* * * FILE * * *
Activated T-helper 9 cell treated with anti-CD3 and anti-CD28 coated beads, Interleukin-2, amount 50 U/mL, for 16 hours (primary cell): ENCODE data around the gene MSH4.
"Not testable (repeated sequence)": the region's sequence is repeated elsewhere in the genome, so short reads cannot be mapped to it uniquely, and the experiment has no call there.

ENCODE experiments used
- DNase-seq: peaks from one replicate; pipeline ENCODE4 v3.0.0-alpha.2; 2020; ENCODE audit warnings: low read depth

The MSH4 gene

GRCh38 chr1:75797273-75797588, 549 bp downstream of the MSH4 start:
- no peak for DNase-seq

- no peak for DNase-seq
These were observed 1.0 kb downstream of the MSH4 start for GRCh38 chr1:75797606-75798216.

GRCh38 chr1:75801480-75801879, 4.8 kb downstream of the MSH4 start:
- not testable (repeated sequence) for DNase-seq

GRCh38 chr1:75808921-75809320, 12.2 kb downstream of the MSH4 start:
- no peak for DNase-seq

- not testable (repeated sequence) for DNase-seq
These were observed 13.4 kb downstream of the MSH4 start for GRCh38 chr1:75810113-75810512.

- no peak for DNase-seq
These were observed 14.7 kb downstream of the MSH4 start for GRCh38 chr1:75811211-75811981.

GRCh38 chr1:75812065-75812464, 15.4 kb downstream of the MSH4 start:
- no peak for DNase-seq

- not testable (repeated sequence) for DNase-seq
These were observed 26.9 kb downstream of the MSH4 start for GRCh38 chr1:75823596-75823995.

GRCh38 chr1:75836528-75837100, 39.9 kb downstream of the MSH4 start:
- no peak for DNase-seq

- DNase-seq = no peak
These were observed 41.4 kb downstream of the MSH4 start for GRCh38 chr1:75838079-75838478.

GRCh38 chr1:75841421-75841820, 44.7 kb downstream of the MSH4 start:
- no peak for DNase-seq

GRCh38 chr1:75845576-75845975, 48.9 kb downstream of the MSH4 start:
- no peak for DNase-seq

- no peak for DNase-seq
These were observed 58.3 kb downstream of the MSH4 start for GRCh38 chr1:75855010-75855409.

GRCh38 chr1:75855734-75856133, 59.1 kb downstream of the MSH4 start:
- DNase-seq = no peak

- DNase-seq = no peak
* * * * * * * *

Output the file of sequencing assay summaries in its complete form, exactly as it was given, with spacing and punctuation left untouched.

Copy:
Activated T-helper 9 cell treated with anti-CD3 and anti-CD28 coated beads, Interleukin-2, amount 50 U/mL, for 16 hours (primary cell): ENCODE data around the gene MSH4.
"Not testable (repeated sequence)": the region's sequence is repeated elsewhere in the genome, so short reads cannot be mapped to it uniquely, and the experiment has no call there.

ENCODE experiments used
- DNase-seq: peaks from one replicate; pipeline ENCODE4 v3.0.0-alpha.2; 2020; ENCODE audit warnings: low read depth

The MSH4 gene

GRCh38 chr1:75797273-75797588, 549 bp downstream of the MSH4 start:
- no peak for DNase-seq

- no peak for DNase-seq
These were observed 1.0 kb downstream of the MSH4 start for GRCh38 chr1:75797606-75798216.

GRCh38 chr1:75801480-75801879, 4.8 kb downstream of the MSH4 start:
- not testable (repeated sequence) for DNase-seq

GRCh38 chr1:75808921-75809320, 12.2 kb downstream of the MSH4 start:
- no peak for DNase-seq

- not testable (repeated sequence) for DNase-seq
These were observed 13.4 kb downstream of the MSH4 start for GRCh38 chr1:75810113-75810512.

- no peak for DNase-seq
These were observed 14.7 kb downstream of the MSH4 start for GRCh38 chr1:75811211-75811981.

GRCh38 chr1:75812065-75812464, 15.4 kb downstream of the MSH4 start:
- no peak for DNase-seq

- not testable (repeated sequence) for DNase-seq
These were observed 26.9 kb downstream of the MSH4 start for GRCh38 chr1:75823596-75823995.

GRCh38 chr1:75836528-75837100, 39.9 kb downstream of the MSH4 start:
- no peak for DNase-seq

- DNase-seq = no peak
These were observed 41.4 kb downstream of the MSH4 start for GRCh38 chr1:75838079-75838478.

GRCh38 chr1:75841421-75841820, 44.7 kb downstream of the MSH4 start:
- no peak for DNase-seq

GRCh38 chr1:75845576-75845975, 48.9 kb downstream of the MSH4 start:
- no peak for DNase-seq

- no peak for DNase-seq
These were observed 58.3 kb downstream of the MSH4 start for GRCh38 chr1:75855010-75855409.

GRCh38 chr1:75855734-75856133, 59.1 kb downstream of the MSH4 start:
- DNase-seq = no peak

- DNase-seq = no peak